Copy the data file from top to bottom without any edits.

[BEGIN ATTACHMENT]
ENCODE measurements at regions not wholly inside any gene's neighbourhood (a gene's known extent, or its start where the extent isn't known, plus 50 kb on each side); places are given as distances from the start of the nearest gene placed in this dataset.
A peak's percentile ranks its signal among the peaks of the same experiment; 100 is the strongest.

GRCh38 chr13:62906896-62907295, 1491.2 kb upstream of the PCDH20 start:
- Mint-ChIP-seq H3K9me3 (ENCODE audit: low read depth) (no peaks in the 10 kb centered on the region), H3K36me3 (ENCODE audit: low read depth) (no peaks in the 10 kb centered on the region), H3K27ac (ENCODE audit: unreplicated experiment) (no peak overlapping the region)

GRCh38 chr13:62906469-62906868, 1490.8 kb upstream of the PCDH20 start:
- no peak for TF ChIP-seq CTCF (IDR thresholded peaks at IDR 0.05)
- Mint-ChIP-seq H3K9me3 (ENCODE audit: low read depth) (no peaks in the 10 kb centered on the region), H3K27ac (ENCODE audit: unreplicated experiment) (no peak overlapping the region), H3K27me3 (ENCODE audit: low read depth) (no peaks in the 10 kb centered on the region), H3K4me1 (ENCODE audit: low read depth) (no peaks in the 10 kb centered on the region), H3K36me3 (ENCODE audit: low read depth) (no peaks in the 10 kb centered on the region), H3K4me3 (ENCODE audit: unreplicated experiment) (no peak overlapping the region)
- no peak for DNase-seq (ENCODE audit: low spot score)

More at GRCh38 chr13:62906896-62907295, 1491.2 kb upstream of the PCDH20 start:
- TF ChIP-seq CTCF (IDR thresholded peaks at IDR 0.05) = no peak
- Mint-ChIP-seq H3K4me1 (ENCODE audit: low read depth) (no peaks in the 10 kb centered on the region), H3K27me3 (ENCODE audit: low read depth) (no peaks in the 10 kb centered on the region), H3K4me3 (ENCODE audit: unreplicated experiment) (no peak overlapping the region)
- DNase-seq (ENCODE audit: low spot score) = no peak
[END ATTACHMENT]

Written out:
ENCODE measurements at regions not wholly inside any gene's neighbourhood (a gene's known extent, or its start where the extent isn't known, plus 50 kb on each side); places are given as distances from the start of the nearest gene placed in this dataset.
A peak's percentile ranks its signal among the peaks of the same experiment; 100 is the strongest.

GRCh38 chr13:62906896-62907295, 1491.2 kb upstream of the PCDH20 start:
- Mint-ChIP-seq H3K9me3 (ENCODE audit: low read depth) (no peaks in the 10 kb centered on the region), H3K36me3 (ENCODE audit: low read depth) (no peaks in the 10 kb centered on the region), H3K27ac (ENCODE audit: unreplicated experiment) (no peak overlapping the region)

GRCh38 chr13:62906469-62906868, 1490.8 kb upstream of the PCDH20 start:
- no peak for TF ChIP-seq CTCF (IDR thresholded peaks at IDR 0.05)
- Mint-ChIP-seq H3K9me3 (ENCODE audit: low read depth) (no peaks in the 10 kb centered on the region), H3K27ac (ENCODE audit: unreplicated experiment) (no peak overlapping the region), H3K27me3 (ENCODE audit: low read depth) (no peaks in the 10 kb centered on the region), H3K4me1 (ENCODE audit: low read depth) (no peaks in the 10 kb centered on the region), H3K36me3 (ENCODE audit: low read depth) (no peaks in the 10 kb centered on the region), H3K4me3 (ENCODE audit: unreplicated experiment) (no peak overlapping the region)
- no peak for DNase-seq (ENCODE audit: low spot score)

More at GRCh38 chr13:62906896-62907295, 1491.2 kb upstream of the PCDH20 start:
- TF ChIP-seq CTCF (IDR thresholded peaks at IDR 0.05) = no peak
- Mint-ChIP-seq H3K4me1 (ENCODE audit: low read depth) (no peaks in the 10 kb centered on the region), H3K27me3 (ENCODE audit: low read depth) (no peaks in the 10 kb centered on the region), H3K4me3 (ENCODE audit: unreplicated experiment) (no peak overlapping the region)
- DNase-seq (ENCODE audit: low spot score) = no peak